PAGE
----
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While the potential role of "media contagion" in copycat deaths following high-profile suicides has long been recognized, can it help explain the rising number of mass shootings in recent years? A new study presented at the annual meeting of the American Psychological Association suggests that it can. Jennifer B. Johnston and Andrew Joy of Western New Mexico University examined data on mass shootings collected by news agencies, victim advocacy groups, and the FBI as well as academic studies of mass shootings. What they found was that the prevalence of mass shootings has risen dramatically in conjunction with media coverage. |At this point, can we determine which came first?" asked Jennifer Johnston. "Is the relationship merely unidirectional: More shootings lead to more coverage? Or is it possible that more coverage leads to more shootings?”
To understand how media contagion could lead to more mass shootings, Johnston and Joy suggest that the overwhelming majority of mass shooters are white males between the age of 20 and 50 who often regard themselves as "victims of injustice." Along with mental health issues such as depression and social isolation, they also also likely to experience bullying or ostracism, something which makes them more likely to develop fantasies about homicide and "getting even." Many of these shooters also experience pathological narcissism with a strong desire for fame. Given that mass shooters typically become media celebrities due to round-the-clock newspaper and television coverage, marginalized individuals who feel "cheated' out of their rightful place in society may well see carrying out a mass shooting as a way of getting noticed.
In an interview with Science Daily, Johnston cited recent statistics showing that the rate of mass shootings has risen from a pre-2000 level of three incidents a year to the current average of a new shooting taking place every 12.5 days on average (school shootings occur every 31.6 days on average)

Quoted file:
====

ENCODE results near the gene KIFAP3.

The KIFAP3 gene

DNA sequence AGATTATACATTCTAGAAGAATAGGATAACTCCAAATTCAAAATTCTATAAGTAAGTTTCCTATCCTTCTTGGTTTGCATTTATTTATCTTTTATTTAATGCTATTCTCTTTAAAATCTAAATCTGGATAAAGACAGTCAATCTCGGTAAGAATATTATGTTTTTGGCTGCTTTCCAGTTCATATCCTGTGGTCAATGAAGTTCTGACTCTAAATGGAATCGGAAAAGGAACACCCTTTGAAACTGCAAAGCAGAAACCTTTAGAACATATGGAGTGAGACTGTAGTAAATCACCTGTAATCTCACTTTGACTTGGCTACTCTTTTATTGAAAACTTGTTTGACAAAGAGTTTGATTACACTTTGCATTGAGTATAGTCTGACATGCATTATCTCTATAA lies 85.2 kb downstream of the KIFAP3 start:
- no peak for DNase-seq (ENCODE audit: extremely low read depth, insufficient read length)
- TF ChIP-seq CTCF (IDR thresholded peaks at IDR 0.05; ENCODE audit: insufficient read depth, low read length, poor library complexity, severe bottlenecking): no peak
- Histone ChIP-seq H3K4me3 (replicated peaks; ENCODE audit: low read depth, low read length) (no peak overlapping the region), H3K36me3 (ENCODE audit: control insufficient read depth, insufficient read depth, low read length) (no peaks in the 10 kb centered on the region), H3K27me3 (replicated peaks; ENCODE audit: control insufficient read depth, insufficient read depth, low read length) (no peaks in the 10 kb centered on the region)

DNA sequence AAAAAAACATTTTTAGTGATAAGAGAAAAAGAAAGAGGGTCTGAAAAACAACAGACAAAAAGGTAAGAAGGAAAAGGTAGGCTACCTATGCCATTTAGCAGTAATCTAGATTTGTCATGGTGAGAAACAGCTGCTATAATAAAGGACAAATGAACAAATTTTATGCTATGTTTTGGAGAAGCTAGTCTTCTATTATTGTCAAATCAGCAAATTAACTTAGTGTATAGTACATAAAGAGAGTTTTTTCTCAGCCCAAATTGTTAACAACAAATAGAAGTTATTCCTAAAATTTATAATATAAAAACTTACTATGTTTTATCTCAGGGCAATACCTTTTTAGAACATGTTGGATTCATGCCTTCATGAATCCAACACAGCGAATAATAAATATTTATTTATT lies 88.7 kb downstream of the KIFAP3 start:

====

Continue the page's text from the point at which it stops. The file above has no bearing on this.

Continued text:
While this violent contagion media effect was first suggested back in the 1980s, the role that the copycat effect may be playing in mass shootings is becoming harder to ignore. Along with the contagion effect linked to news media,, Johnston and Joy also suggest that social media is also playing a role by glorifying shooters and downplaying victims (or even denying their existence altogether such as with recent accusations that the Sandy Hook shooting was actually a "false flag" operation).
While news organizations have become more cautious in reporting celebrity suicides due to concerns about copycats, they show little of that restraint when it comes to mass shooters. Though citing the public's right to know, the graphic news coverage that follows shootings seem more about attracting readers than keeping people informed. “We suggest that the media cry to cling to ‘the public’s right to know’ covers up a greedier agenda to keep eyeballs glued to screens, since they know that frightening homicides are their No. 1 ratings and advertising boosters,” Jennifer Johnson said.
One possible solution would be to encourage news organizations to be more cautious about how they report mass shootings. Johnston and Joy pointed out that copycat suicides declined after 1997 when the Centers for Disease Control released recommendations for improving news coverage for celebrity suicides. “If the mass media and social media enthusiasts make a pact to no longer share, reproduce or retweet the names, faces, detailed histories or long-winded statements of killers, we could see a dramatic reduction in mass shootings in one to two years,” Johnston said. “Even conservatively, if the calculations of contagion modelers are correct, we should see at least a one-third reduction in shootings if the contagion is removed.”
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